From CBS Sports
Seven Tennessee football players have had their alcohol-related charges dropped or will have them dropped after a Thursday ruling, the Associated Press reported.
Per the AP, linebackers Jakob Johnson and Jalen Reeves-Maybin each had charges of providing alcohol to underage people dropped, and defensive lineman Malik Brown’s underage consumption charge was dismissed after he paid court costs.
Linebacker Curt Maggitt, offensive lineman Dontavius Blair, cornerback Justin Coleman and defensive lineman Dimarya Mixon must all complete 16 hours of community service and their charges will be dropped as well. Maggitt was cited for providing alcohol to minors, with the other three all cited for underage consumption.
Defensive lineman Danny O’Brien, arrested on charges of criminal impersonation and resisting arrest as well as underage consumption, entered an agreement earlier this week which will see his charges dropped after 40 hours of community service.
“Everything is about choices, and these were 21, 19-year-old individuals that got caught up and made some poor choices, so we’ll deal with it appropriately inside,” Jones said at a luncheon this week, per WBIR TV. “I will handle that myself and work through our athletic department. But also, everything is a teaching opportunity, and our players understand (that).”
From the Times Free Press
Tennessee’s football offense recorded just its third 2,000-yard rushing season since 1999 last season, and though the man who gained most of those yards is done, coach Butch Jones and offensive coordinator Mike Bajakian are accustomed to replacing productive running backs.
Rajion Neal led the Volunteers with 1,124 yards in 2013 — the 11th-best single-season total in program history — and the Vols may lean on one veteran and some newcomers to replace that rushing yardage.
In Jones’ third and final season at Cincinnati in 2012, he had to replace Isaiah Pead, a second-round NFL draft who ran for 1,059 yards in 2010 and 1,259 yards in 2011. The Bearcats plugged in George Winn, and he ran for 1,334 yards in 2012.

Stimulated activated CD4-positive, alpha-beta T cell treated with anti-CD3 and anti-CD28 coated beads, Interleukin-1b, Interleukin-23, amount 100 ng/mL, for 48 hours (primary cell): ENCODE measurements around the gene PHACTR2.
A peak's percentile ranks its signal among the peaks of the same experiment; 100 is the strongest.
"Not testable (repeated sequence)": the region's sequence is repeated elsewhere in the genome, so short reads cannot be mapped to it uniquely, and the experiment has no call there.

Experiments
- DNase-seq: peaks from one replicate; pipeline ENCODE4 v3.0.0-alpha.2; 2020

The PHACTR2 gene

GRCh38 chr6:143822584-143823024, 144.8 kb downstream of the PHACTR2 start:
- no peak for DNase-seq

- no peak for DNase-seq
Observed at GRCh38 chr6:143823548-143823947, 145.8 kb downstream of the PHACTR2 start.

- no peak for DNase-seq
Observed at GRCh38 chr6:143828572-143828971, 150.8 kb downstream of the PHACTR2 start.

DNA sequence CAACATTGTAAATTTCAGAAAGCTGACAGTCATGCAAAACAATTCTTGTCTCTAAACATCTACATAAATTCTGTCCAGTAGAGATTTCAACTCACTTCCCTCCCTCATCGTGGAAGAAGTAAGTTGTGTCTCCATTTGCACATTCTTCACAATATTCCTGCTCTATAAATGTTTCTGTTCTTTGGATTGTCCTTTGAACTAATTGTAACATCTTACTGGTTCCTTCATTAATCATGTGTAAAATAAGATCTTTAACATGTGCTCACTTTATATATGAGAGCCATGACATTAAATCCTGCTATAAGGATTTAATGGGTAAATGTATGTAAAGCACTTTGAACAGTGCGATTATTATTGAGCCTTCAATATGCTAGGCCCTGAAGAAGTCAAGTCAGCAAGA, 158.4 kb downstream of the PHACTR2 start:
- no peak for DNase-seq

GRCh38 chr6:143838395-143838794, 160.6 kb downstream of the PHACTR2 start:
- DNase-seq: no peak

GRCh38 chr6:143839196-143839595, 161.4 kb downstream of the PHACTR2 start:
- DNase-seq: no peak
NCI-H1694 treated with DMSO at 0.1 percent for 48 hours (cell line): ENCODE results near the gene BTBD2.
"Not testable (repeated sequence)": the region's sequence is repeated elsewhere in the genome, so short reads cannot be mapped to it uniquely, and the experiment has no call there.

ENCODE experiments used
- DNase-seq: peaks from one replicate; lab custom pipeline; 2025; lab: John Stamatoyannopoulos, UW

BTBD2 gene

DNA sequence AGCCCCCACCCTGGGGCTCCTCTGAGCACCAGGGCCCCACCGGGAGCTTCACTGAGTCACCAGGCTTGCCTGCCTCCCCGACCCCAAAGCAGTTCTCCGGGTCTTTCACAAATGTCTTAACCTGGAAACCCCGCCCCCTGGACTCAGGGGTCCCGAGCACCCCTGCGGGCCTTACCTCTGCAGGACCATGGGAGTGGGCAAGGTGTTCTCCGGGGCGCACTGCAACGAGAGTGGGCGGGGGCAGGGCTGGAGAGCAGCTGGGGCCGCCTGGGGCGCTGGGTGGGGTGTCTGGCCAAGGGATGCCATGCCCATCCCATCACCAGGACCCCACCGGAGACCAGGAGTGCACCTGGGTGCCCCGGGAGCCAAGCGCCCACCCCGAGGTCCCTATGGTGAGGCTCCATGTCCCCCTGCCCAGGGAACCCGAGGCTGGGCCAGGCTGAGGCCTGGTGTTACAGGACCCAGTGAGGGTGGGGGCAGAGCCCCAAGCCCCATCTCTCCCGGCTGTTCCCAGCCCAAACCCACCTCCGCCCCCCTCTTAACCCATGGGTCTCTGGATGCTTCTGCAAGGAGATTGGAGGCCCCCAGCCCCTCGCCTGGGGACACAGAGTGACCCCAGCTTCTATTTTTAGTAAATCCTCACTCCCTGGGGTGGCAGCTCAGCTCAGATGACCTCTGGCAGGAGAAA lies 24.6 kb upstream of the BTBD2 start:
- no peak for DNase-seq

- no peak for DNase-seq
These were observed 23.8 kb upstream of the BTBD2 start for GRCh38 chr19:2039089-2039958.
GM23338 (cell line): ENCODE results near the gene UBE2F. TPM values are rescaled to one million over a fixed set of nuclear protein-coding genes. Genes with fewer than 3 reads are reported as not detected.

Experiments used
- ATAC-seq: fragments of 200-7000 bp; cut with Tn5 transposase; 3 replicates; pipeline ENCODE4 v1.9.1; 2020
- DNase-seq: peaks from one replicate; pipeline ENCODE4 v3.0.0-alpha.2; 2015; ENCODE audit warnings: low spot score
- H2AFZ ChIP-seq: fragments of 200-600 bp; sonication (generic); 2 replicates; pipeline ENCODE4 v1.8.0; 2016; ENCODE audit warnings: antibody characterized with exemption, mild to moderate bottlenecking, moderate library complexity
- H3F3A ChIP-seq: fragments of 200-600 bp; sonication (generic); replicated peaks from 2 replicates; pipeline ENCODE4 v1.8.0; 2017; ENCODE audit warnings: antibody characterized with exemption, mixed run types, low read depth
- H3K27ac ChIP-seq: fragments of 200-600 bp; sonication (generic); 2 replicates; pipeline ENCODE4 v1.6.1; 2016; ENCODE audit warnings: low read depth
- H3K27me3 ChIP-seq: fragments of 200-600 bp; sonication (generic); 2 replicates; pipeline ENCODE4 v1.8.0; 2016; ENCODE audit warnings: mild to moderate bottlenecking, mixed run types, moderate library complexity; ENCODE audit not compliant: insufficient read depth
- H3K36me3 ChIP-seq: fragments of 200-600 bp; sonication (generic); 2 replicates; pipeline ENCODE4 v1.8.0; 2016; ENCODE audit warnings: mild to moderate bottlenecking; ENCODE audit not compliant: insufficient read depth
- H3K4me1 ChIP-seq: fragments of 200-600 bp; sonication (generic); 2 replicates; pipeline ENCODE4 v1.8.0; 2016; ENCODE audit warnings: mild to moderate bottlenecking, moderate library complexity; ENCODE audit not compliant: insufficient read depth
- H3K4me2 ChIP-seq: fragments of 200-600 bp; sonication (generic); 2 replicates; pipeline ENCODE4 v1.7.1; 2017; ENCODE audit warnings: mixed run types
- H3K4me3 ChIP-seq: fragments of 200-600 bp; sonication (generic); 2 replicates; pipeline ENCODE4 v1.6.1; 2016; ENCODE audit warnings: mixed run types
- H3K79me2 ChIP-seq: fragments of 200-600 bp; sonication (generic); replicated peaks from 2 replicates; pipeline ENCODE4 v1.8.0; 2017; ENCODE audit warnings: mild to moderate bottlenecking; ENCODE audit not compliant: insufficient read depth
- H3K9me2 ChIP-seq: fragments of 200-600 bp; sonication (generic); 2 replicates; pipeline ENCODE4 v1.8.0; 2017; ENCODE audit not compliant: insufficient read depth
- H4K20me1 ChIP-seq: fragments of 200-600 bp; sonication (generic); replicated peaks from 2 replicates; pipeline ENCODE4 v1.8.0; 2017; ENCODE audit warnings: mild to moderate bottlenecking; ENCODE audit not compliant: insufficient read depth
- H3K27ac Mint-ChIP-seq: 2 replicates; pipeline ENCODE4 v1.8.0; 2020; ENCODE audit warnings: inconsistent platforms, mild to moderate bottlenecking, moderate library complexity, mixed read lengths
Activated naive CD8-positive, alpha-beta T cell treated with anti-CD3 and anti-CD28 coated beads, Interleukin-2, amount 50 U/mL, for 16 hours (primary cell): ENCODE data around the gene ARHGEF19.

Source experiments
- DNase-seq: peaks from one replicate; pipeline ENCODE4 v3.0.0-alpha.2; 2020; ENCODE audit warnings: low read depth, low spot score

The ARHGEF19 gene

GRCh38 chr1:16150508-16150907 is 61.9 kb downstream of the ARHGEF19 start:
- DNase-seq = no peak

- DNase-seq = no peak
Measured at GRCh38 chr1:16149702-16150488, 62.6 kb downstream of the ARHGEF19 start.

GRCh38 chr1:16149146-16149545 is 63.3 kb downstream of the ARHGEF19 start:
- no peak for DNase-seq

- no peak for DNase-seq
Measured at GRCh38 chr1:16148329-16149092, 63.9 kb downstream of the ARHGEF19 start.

From The Tennessean
Tennessee is paying a price for its lack of depth.
Today’s game between Tennessee (17-11, 8-7 SEC) and Vanderbilt (15-12, 7-8) matches two of the least productive benches in the Southeastern Conference. Tennessee ranks 12th out of 14 SEC teams in bench scoring in league competition. Vanderbilt is last in that category.
Vanderbilt’s bench problems are because the Commodores have only seven healthy scholarship players. Tennessee’s troubles are tougher to explain.
Tennessee’s bench averages 8 points per game in league competition and has reached double figures in just four of its 15 conference games. The only SEC teams whose benches are averaging fewer points per game in league play are Auburn (7.9) and Vanderbilt (5.3).
From the Times Free Press
Nearly three years ago to the day, Dale Ellis was back on the campus of the University of Tennessee, where he was a basketball star in the early 1980s, for the jersey retirement ceremony for Allan Houston, another of the Volunteers’ past stars.
Ellis was told then he was next in line to have his number raised to the Thompson-Boling Arena rafters.
“Pick a game, and we’ll get it done,” the former NBA All-Star recalled being told.
And done it will be.
Prior to Tennessee’s noon tipoff in a key game against Vanderbilt today, Ellis’s No. 14 will join Houston’s No. 20, Bernard King’s No. 53 and Ernie Grunfeld’s No. 22 as the Vols’ retired numbers.